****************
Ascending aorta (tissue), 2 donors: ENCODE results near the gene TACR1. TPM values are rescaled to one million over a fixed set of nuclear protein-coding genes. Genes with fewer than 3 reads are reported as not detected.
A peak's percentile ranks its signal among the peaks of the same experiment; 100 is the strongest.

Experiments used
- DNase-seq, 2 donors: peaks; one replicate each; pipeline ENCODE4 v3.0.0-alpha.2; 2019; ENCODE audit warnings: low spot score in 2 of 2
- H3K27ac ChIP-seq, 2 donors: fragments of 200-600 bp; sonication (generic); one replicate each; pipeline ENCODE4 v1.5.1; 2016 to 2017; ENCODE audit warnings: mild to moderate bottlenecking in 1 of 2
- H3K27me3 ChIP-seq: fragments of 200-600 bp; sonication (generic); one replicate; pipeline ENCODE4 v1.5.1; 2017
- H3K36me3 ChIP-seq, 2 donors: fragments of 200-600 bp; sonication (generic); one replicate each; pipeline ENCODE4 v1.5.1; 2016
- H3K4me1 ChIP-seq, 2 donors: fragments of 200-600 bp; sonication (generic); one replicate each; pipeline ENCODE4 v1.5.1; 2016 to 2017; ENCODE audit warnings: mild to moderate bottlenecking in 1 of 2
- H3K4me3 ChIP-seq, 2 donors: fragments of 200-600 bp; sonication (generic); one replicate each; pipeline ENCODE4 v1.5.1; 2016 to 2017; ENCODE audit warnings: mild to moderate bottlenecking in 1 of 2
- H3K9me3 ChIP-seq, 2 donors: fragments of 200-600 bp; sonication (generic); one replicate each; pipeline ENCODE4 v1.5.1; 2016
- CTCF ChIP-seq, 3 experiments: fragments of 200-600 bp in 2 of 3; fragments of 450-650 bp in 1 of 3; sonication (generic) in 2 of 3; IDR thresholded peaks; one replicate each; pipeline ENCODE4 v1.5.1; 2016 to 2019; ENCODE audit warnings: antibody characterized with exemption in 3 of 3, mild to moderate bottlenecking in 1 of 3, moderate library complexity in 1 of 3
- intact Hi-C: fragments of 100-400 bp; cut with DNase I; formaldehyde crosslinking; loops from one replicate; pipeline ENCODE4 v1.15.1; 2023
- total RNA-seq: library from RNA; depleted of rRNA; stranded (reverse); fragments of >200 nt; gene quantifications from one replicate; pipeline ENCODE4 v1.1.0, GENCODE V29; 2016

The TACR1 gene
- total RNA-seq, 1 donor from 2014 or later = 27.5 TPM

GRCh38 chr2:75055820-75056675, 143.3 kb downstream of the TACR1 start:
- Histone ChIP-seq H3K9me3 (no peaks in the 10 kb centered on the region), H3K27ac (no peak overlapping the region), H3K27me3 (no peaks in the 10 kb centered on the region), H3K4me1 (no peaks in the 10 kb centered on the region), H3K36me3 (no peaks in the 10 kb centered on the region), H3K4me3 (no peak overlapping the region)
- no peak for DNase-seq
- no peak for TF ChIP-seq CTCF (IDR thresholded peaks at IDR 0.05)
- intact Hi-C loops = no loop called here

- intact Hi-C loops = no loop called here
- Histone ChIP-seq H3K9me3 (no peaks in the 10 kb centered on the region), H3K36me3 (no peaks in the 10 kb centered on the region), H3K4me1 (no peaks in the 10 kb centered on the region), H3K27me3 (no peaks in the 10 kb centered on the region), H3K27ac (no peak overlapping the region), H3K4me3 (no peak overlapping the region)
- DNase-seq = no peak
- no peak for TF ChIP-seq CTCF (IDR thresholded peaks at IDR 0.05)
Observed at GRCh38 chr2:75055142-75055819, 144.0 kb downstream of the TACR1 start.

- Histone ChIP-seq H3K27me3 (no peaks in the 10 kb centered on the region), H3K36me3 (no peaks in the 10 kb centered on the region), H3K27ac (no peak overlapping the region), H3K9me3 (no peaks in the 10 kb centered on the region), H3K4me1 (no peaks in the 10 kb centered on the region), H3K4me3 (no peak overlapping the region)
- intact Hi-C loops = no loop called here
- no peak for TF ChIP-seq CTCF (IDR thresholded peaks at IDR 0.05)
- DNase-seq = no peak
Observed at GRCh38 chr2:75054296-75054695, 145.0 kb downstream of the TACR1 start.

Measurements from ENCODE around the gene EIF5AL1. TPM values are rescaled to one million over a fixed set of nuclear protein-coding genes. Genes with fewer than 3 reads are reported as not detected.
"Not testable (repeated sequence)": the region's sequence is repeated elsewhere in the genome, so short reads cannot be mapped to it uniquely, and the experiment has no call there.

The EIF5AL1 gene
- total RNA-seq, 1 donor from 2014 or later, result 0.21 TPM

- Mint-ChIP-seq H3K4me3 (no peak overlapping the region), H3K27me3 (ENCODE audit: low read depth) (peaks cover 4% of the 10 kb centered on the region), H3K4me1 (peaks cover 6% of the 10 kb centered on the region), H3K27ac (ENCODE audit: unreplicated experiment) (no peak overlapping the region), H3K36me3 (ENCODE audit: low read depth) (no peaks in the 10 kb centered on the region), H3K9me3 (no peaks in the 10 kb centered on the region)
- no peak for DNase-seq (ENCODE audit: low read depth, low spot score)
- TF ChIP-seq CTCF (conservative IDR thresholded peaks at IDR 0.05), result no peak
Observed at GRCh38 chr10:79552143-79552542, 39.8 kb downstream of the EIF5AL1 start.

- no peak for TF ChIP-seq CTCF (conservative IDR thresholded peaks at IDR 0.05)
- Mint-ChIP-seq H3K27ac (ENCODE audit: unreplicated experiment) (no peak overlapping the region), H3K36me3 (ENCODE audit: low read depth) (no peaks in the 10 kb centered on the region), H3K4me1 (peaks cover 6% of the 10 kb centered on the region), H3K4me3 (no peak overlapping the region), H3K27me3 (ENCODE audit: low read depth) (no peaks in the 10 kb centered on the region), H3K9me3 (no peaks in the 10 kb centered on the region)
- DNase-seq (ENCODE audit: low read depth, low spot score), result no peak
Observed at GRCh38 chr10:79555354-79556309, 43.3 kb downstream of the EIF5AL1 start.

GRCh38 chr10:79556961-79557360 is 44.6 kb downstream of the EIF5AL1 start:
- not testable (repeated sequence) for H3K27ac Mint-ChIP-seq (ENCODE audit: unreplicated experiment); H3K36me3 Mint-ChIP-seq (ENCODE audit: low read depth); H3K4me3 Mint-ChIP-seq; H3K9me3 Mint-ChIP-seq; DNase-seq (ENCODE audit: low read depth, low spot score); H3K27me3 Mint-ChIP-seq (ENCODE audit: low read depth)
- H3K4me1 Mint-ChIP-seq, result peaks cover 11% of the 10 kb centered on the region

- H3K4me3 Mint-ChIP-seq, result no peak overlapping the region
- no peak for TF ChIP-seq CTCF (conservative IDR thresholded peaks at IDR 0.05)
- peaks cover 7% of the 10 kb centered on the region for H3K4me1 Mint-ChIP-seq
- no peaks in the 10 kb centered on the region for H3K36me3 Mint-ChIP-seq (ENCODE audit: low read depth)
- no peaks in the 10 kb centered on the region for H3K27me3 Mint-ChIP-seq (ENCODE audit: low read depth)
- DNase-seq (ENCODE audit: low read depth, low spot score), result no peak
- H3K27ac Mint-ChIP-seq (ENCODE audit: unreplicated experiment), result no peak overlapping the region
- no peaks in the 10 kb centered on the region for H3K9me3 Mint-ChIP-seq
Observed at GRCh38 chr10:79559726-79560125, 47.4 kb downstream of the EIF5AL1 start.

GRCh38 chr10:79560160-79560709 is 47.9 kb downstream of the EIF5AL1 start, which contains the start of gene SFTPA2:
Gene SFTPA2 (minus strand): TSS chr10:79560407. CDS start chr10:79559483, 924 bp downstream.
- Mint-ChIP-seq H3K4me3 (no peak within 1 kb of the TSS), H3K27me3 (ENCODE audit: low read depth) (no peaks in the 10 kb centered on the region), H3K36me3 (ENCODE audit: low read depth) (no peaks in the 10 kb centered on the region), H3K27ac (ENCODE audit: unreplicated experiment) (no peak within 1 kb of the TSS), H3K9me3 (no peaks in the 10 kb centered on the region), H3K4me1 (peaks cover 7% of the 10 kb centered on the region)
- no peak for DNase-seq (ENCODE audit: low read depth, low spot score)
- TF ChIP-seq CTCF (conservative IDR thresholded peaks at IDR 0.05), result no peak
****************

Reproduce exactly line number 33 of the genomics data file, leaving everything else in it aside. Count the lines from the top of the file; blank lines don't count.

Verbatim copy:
The EIF5AL1 gene